A window into a child's experience of the Great Migration from the award-winning creators of Before She Was Harriet and Finding Langston.
Climbing aboard the New York bound Silver Meteor train, Ruth Ellen embarks upon a journey toward a new life up North-- one she can't begin to imagine. Stop by stop, the perceptive young narrator tells her journey in poems, leaving behind the cotton fields and distant Blue Ridge mountains.
Each leg of the trip brings new revelations as scenes out the window of folks working in fields give way to the Delaware River, the curtain that separates the colored car is removed, and glimpses of the freedom and opportunity the family hopes to find come into view. As they travel, Ruth Ellen reads from Narrative of the Life of Frederick Douglass, reflecting on how her journey mirrors her own-- until finally the train arrives at its last stop, New York's Penn Station, and the family heads out into a night filled with bright lights, glimmering stars, and new possiblity.
James Ransome's mixed-media illustrations are full of bold color and texture, bringing Ruth Ellen's journey to life, from sprawling cotton fields to cramped train cars, the wary glances of other passengers and the dark forest through which Frederick Douglass traveled towards freedom. Overground Railroad is, as Lesa notes, a story of people who were running from and running to at the same time, and it's a story that will stay with readers long after the final pages.
A New York Public Library Best Book of the Year
A School Library Journal Best Book of the Year
A Junior Library Guild Selection
A Booklist Editor's Choice
Warm portraiture and vivid writing by married collaborators Cline-Ransome and Ransome (Before She Was Harriet) mark this story of a family's journey north during the Great Migration. Ruthie narrates; she and her Mama and Daddy are leaving the fields of North Carolina for New York City aboard the Silver Meteor: "No more working someone else's land," Mama says. When the train crosses from the segregated South into the North, porters tell "everyone in the colored section/ to sit where they want." Some white passengers put their hands over empty seats, but the three find "smiles/ from new neighbors." Ransome renders the scenes realistically in bold colors, strong lines, and delicate collage-like patterns. He moves in close to capture Ruthie's serious gaze and her parents' gentle exchange. Ruthie's teacher has given her a copy of Narrative of the Life of Frederick Douglass, and Ruthie is quick to perceive the parallels: "a boy/ leaving behind what he knew/ and heading to what he don't/ just like me." The journey is seen through the eyes of richly developed characters drawn with care and sympathy. Ages 4-8. (Jan.)Copyright 2019 Publishers Weekly, LLC Used with permission.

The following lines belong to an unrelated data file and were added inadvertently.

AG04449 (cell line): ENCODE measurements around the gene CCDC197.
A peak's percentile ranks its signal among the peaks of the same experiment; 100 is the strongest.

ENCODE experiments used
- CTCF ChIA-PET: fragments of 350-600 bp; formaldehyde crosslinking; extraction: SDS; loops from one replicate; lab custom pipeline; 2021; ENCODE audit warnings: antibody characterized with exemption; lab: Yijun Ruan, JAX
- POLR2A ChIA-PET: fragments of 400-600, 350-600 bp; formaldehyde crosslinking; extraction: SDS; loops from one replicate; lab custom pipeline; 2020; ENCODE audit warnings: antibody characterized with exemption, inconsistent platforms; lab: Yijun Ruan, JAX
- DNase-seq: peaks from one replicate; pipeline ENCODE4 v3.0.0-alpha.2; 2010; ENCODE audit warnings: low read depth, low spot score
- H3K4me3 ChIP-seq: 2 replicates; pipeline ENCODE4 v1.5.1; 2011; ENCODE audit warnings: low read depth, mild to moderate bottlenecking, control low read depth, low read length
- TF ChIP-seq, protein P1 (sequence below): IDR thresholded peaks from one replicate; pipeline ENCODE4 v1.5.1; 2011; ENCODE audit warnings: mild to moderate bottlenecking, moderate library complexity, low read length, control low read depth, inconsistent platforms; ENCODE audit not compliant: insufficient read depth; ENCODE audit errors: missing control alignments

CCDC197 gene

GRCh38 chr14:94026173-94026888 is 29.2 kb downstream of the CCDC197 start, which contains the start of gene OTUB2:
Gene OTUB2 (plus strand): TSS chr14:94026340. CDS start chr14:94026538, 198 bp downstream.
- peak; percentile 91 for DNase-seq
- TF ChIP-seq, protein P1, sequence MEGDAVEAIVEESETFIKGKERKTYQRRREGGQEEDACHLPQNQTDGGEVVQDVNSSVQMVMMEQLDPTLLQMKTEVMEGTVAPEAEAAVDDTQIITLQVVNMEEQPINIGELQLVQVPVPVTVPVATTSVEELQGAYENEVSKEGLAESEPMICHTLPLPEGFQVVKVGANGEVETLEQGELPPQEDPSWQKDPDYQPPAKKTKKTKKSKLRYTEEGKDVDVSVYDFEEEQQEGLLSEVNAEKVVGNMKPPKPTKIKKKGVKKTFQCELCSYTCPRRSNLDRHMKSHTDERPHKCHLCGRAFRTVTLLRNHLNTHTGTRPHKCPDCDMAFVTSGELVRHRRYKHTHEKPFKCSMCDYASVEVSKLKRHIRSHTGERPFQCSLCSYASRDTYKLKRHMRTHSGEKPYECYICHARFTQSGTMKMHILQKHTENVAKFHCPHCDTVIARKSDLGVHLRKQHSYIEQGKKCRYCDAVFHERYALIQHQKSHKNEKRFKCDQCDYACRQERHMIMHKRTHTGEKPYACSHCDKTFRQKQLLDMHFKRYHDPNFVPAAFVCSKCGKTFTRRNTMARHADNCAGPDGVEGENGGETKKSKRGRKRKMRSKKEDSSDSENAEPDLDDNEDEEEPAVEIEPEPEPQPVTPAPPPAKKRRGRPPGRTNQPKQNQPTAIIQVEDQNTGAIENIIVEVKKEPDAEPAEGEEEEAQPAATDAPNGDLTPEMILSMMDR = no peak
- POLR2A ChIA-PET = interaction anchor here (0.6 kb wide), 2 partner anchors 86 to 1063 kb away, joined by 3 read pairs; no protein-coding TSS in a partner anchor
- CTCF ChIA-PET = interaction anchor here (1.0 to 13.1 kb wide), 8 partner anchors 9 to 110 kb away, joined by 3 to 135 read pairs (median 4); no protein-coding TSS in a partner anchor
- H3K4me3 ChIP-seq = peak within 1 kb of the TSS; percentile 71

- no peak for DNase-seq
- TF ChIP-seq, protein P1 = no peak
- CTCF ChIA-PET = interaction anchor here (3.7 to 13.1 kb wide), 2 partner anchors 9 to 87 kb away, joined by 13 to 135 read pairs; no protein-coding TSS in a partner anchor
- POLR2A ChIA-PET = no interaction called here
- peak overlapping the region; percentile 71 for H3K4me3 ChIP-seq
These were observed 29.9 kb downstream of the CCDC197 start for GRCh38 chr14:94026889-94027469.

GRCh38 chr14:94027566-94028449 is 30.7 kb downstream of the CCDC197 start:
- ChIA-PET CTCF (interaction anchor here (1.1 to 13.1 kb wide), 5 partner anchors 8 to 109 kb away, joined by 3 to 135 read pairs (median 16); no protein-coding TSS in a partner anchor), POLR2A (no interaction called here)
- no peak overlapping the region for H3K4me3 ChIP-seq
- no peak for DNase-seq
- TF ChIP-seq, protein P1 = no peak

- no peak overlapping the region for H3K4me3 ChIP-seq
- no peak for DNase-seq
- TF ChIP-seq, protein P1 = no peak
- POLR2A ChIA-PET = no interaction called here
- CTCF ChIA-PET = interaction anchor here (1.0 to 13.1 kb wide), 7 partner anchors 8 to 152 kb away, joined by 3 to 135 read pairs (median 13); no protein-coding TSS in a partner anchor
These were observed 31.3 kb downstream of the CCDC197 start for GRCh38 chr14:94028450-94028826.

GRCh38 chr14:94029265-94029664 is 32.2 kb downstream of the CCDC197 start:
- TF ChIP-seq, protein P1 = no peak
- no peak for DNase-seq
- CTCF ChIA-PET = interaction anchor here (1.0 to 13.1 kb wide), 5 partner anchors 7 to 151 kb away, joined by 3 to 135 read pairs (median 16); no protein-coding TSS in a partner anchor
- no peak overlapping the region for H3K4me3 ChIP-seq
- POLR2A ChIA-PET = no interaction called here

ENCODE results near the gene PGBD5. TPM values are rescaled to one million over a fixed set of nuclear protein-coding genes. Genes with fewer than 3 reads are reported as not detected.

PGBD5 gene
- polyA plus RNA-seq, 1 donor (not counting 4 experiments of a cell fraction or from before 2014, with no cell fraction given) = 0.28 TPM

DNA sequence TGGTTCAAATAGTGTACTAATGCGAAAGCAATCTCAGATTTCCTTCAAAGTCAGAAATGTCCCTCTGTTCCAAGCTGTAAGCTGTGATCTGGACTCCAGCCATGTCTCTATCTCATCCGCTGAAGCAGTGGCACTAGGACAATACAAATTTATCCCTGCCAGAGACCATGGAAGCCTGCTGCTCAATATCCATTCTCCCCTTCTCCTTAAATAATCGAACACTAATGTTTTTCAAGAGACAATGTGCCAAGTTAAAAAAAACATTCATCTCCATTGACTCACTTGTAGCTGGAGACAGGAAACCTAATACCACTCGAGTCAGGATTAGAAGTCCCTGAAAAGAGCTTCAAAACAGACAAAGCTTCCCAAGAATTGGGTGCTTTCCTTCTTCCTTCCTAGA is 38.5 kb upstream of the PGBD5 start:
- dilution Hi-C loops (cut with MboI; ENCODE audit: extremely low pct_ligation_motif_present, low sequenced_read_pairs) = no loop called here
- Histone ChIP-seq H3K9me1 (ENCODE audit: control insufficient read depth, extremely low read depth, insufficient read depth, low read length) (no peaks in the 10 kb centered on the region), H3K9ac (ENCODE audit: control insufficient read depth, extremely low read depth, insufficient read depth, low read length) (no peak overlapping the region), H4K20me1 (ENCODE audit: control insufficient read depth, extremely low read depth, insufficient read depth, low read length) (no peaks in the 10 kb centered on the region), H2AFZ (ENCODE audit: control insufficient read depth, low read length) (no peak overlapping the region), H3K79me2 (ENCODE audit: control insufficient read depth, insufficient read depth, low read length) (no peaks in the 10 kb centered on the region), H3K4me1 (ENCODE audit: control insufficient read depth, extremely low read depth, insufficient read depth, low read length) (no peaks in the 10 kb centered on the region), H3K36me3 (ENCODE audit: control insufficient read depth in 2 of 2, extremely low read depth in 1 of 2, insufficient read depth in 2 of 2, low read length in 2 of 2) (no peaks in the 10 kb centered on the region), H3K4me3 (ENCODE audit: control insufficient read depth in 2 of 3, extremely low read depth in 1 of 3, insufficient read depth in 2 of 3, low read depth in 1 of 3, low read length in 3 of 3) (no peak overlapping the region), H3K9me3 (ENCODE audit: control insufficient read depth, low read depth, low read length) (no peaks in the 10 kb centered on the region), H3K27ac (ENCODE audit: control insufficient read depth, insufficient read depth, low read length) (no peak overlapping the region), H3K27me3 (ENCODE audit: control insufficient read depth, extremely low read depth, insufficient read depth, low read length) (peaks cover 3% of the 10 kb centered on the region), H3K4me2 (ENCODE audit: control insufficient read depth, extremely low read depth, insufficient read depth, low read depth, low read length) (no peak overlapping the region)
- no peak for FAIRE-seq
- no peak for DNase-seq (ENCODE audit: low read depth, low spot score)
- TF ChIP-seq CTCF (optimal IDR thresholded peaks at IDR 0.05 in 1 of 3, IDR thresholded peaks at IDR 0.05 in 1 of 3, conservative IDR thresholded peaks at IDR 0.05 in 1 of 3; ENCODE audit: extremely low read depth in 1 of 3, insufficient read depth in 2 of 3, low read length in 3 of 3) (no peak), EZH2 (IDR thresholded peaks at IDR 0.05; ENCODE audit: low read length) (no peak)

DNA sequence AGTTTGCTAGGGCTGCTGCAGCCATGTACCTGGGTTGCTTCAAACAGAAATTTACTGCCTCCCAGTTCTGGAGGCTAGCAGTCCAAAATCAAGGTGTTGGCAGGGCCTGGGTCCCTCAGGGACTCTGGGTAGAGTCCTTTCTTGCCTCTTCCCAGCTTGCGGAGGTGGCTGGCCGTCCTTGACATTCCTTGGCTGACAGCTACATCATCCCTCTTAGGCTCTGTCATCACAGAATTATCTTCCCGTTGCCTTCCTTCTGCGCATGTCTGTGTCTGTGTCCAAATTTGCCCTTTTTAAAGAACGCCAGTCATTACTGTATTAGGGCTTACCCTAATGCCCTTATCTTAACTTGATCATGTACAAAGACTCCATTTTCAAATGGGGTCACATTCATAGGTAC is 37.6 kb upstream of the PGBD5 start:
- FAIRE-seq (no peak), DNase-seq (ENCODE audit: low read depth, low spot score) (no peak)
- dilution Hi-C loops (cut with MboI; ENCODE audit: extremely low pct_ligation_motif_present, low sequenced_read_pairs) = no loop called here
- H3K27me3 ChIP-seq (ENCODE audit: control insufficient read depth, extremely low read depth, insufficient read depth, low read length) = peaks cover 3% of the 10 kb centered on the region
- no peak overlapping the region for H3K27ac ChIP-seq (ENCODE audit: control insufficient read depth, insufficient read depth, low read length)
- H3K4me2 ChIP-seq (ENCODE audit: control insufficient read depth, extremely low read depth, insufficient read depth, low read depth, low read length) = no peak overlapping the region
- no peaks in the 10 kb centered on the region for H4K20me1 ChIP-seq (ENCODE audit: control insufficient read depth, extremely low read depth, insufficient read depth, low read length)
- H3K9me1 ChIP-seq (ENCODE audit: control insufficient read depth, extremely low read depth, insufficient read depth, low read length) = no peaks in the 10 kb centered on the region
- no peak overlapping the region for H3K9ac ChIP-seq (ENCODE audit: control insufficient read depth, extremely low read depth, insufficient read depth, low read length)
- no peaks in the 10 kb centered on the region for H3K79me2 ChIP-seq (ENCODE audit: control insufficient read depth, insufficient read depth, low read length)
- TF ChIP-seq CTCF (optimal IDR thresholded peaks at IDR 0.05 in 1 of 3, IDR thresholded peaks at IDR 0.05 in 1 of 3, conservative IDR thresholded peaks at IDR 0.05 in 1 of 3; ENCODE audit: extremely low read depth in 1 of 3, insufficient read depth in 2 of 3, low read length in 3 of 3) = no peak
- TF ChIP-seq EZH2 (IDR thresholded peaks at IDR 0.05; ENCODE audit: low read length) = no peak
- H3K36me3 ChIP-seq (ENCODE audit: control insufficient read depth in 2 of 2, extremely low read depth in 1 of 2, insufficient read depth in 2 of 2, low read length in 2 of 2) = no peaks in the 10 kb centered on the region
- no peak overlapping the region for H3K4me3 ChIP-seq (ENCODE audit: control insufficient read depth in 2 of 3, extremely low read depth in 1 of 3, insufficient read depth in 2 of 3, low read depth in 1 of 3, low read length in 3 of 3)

K-Gr 2--Cline-Ransome and Ransome apply their considerable talents to this timely story about migration and a hope for a better life. At the crack of dawn, Ruth Ellen and her father and mother board the New York-bound Silver Meteor, the first train out of North Carolina that day. They board in secret, having already said their goodbyes to the family members who will stay behind. As they travel, Ruth Ellen reads aloud from her book, Narrative of the Life of Frederick Douglass, a parting gift from her teacher. Finally, as night falls, they arrive at Penn Station and Ruth Ellen steps off the train into the city that is their new home while the bright lights of the city shine like stars. Ransome's beautiful illustrations feature detailed and expressive faces and layers of bright patterned paper that add colorful accents to the muted palette. The faces of the white passengers are all cut from a single shade of white paper while the black passengers skin tones vary, reflecting the diversity of the participants of the Great Migration. The inclusion of information about Frederick Douglass's journey in the story helps show that even though Ruth Ellen's journey north is more comfortable in comparison, she and her family still experience the same uncertainty and apprehension on their trip. Ruth Ellen's narration brings an immediacy to the trip, her thoughts often interrupted by the train conductor's shouts of, "Next Stop..." as they move along. An author's note gives readers historical context, placing the story in the era of the Great Migration, inspired by just one story of the many who were, "running from and running to at the same time." VERDICT An excellent and highly recommended first purchase.--Laken Hottle, Providence Community LibraryCopyright 2020 School Library Journal, LLC Used with permission.